The zipper is often the least durable component in any garment or type of equipment. Most often the zipper fails to close due to a worn or bent slider not being able to apply the necessary force to the sides of the teeth to cause them to interlock. This problem can sometimes be redressed by using small pliers to carefully squeeze the back part of the slider together a fraction of a millimeter. This can compensate for the wear of the slider. The slider is typically made as a magnesium diecast which breaks easily. It is necessary to reduce the force on the pliers before it can be felt that the slider actually gives in. If it is not yet possible to successfully close the zipper, the pressure applied to the slider should only gradually be increased. Another way to reduce the gap of the open end of the slider is by preparing a small block of wood by sawing a slot into one end so that it fits over the upper arm of the slider. Then a hammer can be used to exact a force onto the slider by carefully hitting the wood.
When the protective coating of the diecast slider has been worn off by prolonged usage, the material can corrode. The corrosion products are usually metal salts which can accumulate and block the slider from moving. When this happens the salt can often be dissolved by submerging the slider in vinegar or another mild acid. Otherwise the slider needs to be removed and replaced.
- Funicular—A "zipper train" is a type of funicular train, sometimes called "cremallera" in Spanish
- Zipper storage bag
- Friedel, Robert (1994). Zipper: An Exploration in Novelty. United States of America: Horton.
- "YKK Fastening Products Group". Ykkfastening.com. Archived from the original on 17 June 2010. Retrieved 14 July 2011.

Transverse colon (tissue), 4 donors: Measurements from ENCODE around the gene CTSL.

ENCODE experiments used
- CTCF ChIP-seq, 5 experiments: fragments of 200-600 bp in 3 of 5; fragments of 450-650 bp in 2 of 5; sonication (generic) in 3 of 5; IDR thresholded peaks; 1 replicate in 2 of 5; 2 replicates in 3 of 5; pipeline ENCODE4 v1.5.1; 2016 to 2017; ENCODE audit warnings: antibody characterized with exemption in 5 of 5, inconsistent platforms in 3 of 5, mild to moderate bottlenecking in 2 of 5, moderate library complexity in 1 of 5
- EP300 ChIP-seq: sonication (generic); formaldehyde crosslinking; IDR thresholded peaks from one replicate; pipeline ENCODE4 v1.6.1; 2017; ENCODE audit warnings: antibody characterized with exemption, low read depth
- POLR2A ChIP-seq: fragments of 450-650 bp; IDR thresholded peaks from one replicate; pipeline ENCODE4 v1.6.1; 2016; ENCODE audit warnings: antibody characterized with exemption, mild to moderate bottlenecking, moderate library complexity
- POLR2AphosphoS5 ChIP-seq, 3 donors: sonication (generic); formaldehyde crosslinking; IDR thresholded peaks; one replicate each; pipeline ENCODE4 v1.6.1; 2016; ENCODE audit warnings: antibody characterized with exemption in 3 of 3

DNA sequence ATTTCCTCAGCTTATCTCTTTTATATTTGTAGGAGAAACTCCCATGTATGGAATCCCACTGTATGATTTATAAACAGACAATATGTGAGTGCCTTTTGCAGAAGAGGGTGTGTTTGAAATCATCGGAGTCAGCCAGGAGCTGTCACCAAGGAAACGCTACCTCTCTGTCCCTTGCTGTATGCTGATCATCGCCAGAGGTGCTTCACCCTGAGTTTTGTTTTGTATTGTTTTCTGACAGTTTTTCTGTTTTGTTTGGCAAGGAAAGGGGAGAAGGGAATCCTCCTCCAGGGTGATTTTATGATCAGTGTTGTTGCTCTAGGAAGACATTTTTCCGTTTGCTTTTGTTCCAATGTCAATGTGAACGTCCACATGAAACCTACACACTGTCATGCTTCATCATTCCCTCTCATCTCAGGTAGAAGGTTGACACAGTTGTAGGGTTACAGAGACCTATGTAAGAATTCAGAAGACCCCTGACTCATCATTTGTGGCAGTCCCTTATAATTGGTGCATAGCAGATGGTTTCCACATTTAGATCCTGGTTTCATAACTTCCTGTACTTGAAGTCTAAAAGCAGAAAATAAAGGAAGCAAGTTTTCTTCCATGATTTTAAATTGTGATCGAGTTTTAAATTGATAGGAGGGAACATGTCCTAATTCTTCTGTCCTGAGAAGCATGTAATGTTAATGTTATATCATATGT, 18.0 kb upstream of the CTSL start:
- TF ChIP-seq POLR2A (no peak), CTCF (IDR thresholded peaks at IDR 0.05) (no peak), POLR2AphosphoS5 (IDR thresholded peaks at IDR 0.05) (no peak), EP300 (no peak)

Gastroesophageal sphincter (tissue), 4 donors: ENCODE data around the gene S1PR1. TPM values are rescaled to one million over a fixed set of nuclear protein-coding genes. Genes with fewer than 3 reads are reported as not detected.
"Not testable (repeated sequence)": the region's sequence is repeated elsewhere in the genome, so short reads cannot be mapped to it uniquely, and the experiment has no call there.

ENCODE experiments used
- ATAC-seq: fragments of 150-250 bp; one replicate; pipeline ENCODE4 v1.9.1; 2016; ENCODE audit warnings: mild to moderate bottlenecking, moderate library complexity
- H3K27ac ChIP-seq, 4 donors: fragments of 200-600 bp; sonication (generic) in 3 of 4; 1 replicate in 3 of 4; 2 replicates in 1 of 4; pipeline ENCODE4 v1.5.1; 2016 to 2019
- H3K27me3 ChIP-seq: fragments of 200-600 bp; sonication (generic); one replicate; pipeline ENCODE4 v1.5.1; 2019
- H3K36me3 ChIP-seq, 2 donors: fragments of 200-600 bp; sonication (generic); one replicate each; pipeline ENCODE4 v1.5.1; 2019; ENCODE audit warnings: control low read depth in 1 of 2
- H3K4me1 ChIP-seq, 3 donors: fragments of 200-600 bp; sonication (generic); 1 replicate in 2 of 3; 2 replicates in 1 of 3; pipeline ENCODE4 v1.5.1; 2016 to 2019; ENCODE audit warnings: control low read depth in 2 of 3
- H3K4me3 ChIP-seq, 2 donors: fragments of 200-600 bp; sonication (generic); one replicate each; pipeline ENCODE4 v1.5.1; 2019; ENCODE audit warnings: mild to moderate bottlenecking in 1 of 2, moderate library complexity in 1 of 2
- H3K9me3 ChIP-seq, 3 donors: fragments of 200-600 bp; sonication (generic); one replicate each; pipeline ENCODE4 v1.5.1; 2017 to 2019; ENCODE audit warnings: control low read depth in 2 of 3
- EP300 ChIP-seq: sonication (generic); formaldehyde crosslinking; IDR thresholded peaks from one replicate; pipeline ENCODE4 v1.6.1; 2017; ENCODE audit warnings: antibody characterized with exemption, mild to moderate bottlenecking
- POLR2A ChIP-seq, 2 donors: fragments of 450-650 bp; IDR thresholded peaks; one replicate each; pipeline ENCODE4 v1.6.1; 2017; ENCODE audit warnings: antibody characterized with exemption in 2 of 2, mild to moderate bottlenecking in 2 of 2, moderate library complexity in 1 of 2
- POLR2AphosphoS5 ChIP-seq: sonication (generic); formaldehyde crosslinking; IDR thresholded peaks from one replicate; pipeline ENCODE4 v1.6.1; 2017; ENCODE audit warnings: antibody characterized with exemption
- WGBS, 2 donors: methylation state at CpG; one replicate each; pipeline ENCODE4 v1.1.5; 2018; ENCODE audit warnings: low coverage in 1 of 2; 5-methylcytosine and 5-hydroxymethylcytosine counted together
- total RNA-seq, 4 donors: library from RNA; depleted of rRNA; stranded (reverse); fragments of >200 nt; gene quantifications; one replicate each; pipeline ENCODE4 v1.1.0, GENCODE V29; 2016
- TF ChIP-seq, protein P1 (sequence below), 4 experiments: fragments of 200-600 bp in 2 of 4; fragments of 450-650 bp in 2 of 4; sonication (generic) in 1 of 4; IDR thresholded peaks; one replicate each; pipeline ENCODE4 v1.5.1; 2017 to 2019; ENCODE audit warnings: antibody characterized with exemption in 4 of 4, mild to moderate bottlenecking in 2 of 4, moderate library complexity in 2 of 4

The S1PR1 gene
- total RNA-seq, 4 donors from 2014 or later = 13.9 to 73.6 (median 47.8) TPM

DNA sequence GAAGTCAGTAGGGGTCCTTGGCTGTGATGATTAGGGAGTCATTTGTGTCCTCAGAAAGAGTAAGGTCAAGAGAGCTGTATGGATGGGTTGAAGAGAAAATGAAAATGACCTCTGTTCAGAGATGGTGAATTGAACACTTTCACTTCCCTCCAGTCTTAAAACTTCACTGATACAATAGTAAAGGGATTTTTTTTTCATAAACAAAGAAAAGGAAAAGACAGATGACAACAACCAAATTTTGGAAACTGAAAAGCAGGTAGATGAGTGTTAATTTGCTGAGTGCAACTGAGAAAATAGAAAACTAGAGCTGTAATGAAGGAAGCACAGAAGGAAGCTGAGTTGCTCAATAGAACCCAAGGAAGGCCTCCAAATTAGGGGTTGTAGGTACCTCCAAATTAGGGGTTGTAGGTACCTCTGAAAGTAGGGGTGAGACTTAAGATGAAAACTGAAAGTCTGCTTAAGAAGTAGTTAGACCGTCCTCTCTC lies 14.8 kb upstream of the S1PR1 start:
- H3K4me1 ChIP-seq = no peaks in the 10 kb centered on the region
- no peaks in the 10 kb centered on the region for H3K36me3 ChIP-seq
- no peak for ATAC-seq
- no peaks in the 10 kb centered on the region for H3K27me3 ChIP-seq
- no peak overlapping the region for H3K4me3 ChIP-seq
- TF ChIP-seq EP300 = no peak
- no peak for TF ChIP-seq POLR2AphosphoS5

- "Zipper History". AnsunMultitech. Archived from the original on 8 July 2012. Retrieved 22 June 2012.
- SUNDBACK GIDEON [US]. "Bibliographic data: DE216807 (C) ― 1909-12-04: Verschluss fuer Kleidungsstuecke jeder Art und fuer Gebrauchsgegenstaende, Bestehend aus an den Verschlusskanten des Kleidungsstueckes o.dgl. kettenartig angeordneten Oesen und Hakengliedern". Espace net Patent search (European Patent Office).
- Friedel, Robert (1996). Zipper: An Exploration in Novelty. W. W. Norton & Company. p. 94. ISBN 978-0-393-31365-9.
- Göldi, Wolfgang (2013). Historisches Lexikon der Schweiz, vol 12. Basel: Schwabe AG, Basel. pp. Winterhalter, Martin. ISBN 978-3-7965-1912-3.
- Arbenz, Arnouk. "Irrsinniges Genie". Unternehmerzeitung. Retrieved 29 August 2018.
- US Patent 2191874 (Winterhalter)
- Cooper, Wilbert (8 March 2013). "THE FIRST WILD ONE: THE GENESIS OF THE MOTORCYCLE JACKET". VICE. Retrieved 16 September 2014.
- Mary Bellis (16 June 2010). "History of the zipper". About.com Inventors. Retrieved 14 July 2011.
- Liszewski, Andrew (16 October 2013). "I Have Seen the Future and It's a One-Handed Magnetic Zipper". Gizmodo. Retrieved 17 October 2013.
- MacGill, Sally (2010). Ideas That Changed the World. New York: Dorling Kindersley Limited.
- Drysuits: Zippers, Seals, Valves and Maintenance Archived 29 August 2011 at the Wayback Machine, NJScuba.net. Illustrated dissection of a dry-suit zipper.
- "Zipper Parts". ZipperSource. Zippersource. Retrieved 27 September 2013.
- Benjamin Fulford (24 November 2003). "Zipping Up the World". Forbes. Retrieved 24 April 2012.
- Jonathan Watts (25 May 2005). "The tiger's teeth". The Guardian. Retrieved 24 April 2012.
- Ikenson, Ben. Patents: Ingenious Inventions : How They Work and How They Came to Be. New York: Black Dog & Leventhal Publishers, 2004.
- Kevin J. McKenna (2009). The Proverbial "Pied Piper": A Festschrift Volume of Essays in Honor of Wolfgang Mieder on the Occasion of His Sixty-fifth Birthday. Peter Lang. pp. 31–. ISBN 978-1-4331-0489-3.
- DIY Repairs COIL ZIP 1 – Coils not meshing behind a closing slider on the webpage of Wilderness Equipment, Australia
- DIY Repairs COIL ZIP 2 – The slider is 'frozen' on the coil zip and can't be moved on the webpage of Wilderness Equipment, Australia
- Petroski, Henry (1992). The Evolution of Useful Things. New York: Alfred A. Knopf. ISBN 0-679-74039-2.
- Friedel, Robert (1996). Zipper: An Exploration in Novelty. New York: W. W. Norton and Company. ISBN 0-393-31365-4.